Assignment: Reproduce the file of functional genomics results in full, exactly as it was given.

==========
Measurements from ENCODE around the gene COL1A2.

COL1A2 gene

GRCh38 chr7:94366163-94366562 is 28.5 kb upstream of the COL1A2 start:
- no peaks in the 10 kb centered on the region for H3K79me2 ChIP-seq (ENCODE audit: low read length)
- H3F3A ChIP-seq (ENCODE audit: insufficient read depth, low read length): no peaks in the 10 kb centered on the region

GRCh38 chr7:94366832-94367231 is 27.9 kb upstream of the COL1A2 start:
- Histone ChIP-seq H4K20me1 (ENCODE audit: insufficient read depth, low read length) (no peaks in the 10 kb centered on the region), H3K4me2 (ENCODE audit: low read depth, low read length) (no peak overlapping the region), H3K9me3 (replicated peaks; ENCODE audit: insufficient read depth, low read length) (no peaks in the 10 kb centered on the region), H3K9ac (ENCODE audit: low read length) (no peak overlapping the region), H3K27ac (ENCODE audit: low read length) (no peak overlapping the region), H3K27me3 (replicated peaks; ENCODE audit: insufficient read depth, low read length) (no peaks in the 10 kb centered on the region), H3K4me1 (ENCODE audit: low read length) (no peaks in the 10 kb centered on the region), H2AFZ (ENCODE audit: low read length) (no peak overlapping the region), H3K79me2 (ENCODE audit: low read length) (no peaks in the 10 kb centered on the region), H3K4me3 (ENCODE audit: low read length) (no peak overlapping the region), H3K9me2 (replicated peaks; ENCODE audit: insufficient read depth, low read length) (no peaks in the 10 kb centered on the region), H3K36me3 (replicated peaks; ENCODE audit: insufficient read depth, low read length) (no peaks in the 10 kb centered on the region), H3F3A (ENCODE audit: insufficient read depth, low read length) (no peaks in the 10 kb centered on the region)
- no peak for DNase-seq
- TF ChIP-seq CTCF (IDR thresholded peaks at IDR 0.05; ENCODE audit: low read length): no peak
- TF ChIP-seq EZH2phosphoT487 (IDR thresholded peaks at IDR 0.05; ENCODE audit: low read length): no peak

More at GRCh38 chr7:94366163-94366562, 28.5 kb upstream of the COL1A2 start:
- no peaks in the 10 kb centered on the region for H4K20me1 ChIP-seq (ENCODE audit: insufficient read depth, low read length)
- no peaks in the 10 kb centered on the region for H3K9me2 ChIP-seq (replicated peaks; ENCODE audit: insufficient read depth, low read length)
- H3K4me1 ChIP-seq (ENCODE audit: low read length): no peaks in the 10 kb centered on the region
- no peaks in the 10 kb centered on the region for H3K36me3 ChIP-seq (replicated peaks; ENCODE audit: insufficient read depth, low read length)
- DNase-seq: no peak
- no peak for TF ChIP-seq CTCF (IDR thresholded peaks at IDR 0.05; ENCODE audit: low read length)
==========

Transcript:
Measurements from ENCODE around the gene COL1A2.

COL1A2 gene

GRCh38 chr7:94366163-94366562 is 28.5 kb upstream of the COL1A2 start:
- no peaks in the 10 kb centered on the region for H3K79me2 ChIP-seq (ENCODE audit: low read length)
- H3F3A ChIP-seq (ENCODE audit: insufficient read depth, low read length): no peaks in the 10 kb centered on the region

GRCh38 chr7:94366832-94367231 is 27.9 kb upstream of the COL1A2 start:
- Histone ChIP-seq H4K20me1 (ENCODE audit: insufficient read depth, low read length) (no peaks in the 10 kb centered on the region), H3K4me2 (ENCODE audit: low read depth, low read length) (no peak overlapping the region), H3K9me3 (replicated peaks; ENCODE audit: insufficient read depth, low read length) (no peaks in the 10 kb centered on the region), H3K9ac (ENCODE audit: low read length) (no peak overlapping the region), H3K27ac (ENCODE audit: low read length) (no peak overlapping the region), H3K27me3 (replicated peaks; ENCODE audit: insufficient read depth, low read length) (no peaks in the 10 kb centered on the region), H3K4me1 (ENCODE audit: low read length) (no peaks in the 10 kb centered on the region), H2AFZ (ENCODE audit: low read length) (no peak overlapping the region), H3K79me2 (ENCODE audit: low read length) (no peaks in the 10 kb centered on the region), H3K4me3 (ENCODE audit: low read length) (no peak overlapping the region), H3K9me2 (replicated peaks; ENCODE audit: insufficient read depth, low read length) (no peaks in the 10 kb centered on the region), H3K36me3 (replicated peaks; ENCODE audit: insufficient read depth, low read length) (no peaks in the 10 kb centered on the region), H3F3A (ENCODE audit: insufficient read depth, low read length) (no peaks in the 10 kb centered on the region)
- no peak for DNase-seq
- TF ChIP-seq CTCF (IDR thresholded peaks at IDR 0.05; ENCODE audit: low read length): no peak
- TF ChIP-seq EZH2phosphoT487 (IDR thresholded peaks at IDR 0.05; ENCODE audit: low read length): no peak

More at GRCh38 chr7:94366163-94366562, 28.5 kb upstream of the COL1A2 start:
- no peaks in the 10 kb centered on the region for H4K20me1 ChIP-seq (ENCODE audit: insufficient read depth, low read length)
- no peaks in the 10 kb centered on the region for H3K9me2 ChIP-seq (replicated peaks; ENCODE audit: insufficient read depth, low read length)
- H3K4me1 ChIP-seq (ENCODE audit: low read length): no peaks in the 10 kb centered on the region
- no peaks in the 10 kb centered on the region for H3K36me3 ChIP-seq (replicated peaks; ENCODE audit: insufficient read depth, low read length)
- DNase-seq: no peak
- no peak for TF ChIP-seq CTCF (IDR thresholded peaks at IDR 0.05; ENCODE audit: low read length)